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A Florida mom received an unpleasant surprise in the mail recently. No, it wasn't an unexpected bill; it was a letter that said her 11-year-old daughter, Lily, was overweight. "Lily is tall, she's athletic, she's solid muscle," Kristen Grasso, told Fox 4 News. "By no means is she overweight." The girl, a star on her middle school volleyball team, had her Body Mass Index (BMI) calculated as part of a health screening mandated by Florida law. While parents can opt out, Grasso, a mother of four who says she tries to encourage her children to be active and feeds them healthy meals, said she thought the upcoming screenings would be about vision and hearing, not about weight.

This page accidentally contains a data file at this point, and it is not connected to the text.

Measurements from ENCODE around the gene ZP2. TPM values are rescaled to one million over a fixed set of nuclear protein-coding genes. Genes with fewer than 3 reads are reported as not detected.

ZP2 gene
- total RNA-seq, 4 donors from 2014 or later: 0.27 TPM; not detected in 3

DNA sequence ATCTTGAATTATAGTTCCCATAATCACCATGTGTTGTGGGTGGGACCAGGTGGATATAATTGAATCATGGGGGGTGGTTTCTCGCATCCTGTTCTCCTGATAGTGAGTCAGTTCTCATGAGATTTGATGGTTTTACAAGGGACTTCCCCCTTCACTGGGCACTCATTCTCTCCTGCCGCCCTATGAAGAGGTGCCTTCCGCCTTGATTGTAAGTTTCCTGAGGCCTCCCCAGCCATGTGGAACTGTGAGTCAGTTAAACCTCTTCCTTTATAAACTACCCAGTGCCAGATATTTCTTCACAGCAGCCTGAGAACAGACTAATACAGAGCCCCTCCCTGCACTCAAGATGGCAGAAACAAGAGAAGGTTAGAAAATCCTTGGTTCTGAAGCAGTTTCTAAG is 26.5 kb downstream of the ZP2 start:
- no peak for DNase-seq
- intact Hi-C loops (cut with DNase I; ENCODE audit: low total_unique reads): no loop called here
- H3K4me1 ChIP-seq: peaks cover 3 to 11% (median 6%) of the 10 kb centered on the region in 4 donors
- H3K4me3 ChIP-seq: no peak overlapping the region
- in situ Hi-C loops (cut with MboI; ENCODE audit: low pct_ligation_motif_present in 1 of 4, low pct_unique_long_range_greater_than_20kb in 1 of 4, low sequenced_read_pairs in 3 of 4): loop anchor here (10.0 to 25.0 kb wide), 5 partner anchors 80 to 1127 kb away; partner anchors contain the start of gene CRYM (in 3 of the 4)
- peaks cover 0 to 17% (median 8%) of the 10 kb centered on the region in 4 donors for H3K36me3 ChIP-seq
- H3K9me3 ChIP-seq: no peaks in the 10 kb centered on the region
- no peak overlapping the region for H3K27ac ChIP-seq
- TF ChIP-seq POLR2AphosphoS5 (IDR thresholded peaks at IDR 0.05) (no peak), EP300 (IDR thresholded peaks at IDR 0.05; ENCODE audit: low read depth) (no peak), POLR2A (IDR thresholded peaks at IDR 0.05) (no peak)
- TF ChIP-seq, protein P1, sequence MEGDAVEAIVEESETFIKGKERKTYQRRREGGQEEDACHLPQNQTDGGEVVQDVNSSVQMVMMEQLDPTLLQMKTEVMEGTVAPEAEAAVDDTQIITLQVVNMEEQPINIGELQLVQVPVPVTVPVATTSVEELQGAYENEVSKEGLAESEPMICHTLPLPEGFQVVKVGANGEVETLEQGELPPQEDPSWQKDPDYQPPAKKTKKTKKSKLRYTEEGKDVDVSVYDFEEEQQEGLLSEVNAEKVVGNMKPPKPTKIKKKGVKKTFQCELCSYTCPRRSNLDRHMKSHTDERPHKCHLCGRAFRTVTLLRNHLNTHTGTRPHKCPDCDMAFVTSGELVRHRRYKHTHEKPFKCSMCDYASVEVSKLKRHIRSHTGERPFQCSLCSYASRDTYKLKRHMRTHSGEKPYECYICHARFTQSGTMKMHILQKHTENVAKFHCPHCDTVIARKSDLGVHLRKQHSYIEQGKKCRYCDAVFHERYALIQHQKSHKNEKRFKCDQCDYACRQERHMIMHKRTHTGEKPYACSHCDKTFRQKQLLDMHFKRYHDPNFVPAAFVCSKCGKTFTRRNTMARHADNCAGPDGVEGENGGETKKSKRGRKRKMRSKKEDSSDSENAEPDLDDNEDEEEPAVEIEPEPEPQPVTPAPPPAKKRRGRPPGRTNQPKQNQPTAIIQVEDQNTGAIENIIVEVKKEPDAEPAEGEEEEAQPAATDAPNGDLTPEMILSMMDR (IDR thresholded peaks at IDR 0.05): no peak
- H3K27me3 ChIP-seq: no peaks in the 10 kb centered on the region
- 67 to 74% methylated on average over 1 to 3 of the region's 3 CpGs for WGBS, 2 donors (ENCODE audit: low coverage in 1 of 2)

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About 20 states have now adopted mandatory health screenings including weigh-ins to calculate the BMI of public school children as part of an effort to combat the childhood obesity epidemic. BMI is determined by dividing a person's weight in kilograms by their height in meters squared, and it's widely used by physicians as an indicator of weight problems. Over the last 30 years in the United States, the rate of obese children has more than doubled and the rate of obese teens has tripled. But some parents and kids are concerned that sending home "fat letters," as they are derisively known, could lead to low self-esteem and bullying. Grasso said she was concerned for "kids who see the results of this test [who] may be classified as overweight but aren't, and the self-esteem issues that they may get."